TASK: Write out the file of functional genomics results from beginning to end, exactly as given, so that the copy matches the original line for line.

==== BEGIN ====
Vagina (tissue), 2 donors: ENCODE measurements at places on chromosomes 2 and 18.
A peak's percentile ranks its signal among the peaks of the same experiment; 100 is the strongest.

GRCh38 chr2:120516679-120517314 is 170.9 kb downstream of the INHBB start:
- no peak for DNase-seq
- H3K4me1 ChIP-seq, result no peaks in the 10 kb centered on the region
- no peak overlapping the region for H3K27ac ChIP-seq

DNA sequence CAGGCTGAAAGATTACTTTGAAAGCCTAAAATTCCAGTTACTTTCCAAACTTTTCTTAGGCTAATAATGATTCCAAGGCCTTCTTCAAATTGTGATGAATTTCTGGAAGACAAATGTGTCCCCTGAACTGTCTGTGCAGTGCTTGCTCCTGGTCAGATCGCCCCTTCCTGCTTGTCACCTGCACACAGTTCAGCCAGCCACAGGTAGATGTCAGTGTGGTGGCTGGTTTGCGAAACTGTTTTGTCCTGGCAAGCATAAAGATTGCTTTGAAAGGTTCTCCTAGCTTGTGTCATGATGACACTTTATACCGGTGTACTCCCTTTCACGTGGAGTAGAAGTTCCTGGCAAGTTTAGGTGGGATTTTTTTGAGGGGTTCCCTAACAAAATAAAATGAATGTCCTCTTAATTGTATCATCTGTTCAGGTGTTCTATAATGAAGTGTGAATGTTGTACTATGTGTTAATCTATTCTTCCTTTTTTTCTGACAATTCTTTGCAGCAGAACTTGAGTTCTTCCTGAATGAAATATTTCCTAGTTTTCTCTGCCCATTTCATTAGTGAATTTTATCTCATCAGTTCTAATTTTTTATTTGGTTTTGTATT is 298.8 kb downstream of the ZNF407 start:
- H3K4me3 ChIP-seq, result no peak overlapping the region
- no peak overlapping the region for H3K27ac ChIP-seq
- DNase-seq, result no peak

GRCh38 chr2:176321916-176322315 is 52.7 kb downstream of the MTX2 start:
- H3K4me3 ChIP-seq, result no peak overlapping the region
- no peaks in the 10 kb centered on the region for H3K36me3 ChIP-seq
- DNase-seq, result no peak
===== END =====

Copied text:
Vagina (tissue), 2 donors: ENCODE measurements at places on chromosomes 2 and 18.
A peak's percentile ranks its signal among the peaks of the same experiment; 100 is the strongest.

GRCh38 chr2:120516679-120517314 is 170.9 kb downstream of the INHBB start:
- no peak for DNase-seq
- H3K4me1 ChIP-seq, result no peaks in the 10 kb centered on the region
- no peak overlapping the region for H3K27ac ChIP-seq

DNA sequence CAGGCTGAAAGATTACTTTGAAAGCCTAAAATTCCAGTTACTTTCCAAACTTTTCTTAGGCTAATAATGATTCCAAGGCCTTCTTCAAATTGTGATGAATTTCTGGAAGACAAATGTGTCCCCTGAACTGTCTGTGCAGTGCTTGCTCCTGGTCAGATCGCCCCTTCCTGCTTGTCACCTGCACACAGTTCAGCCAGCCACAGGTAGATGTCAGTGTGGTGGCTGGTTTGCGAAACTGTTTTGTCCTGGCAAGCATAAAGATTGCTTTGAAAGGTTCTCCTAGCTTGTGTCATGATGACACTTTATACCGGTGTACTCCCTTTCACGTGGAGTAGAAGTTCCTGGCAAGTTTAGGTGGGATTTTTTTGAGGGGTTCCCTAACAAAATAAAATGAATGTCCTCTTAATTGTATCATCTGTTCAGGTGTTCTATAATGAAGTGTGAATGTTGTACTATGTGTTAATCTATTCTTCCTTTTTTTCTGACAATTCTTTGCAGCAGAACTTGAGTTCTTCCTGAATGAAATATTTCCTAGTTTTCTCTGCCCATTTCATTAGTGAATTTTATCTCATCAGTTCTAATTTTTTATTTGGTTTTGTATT is 298.8 kb downstream of the ZNF407 start:
- H3K4me3 ChIP-seq, result no peak overlapping the region
- no peak overlapping the region for H3K27ac ChIP-seq
- DNase-seq, result no peak

GRCh38 chr2:176321916-176322315 is 52.7 kb downstream of the MTX2 start:
- H3K4me3 ChIP-seq, result no peak overlapping the region
- no peaks in the 10 kb centered on the region for H3K36me3 ChIP-seq
- DNase-seq, result no peak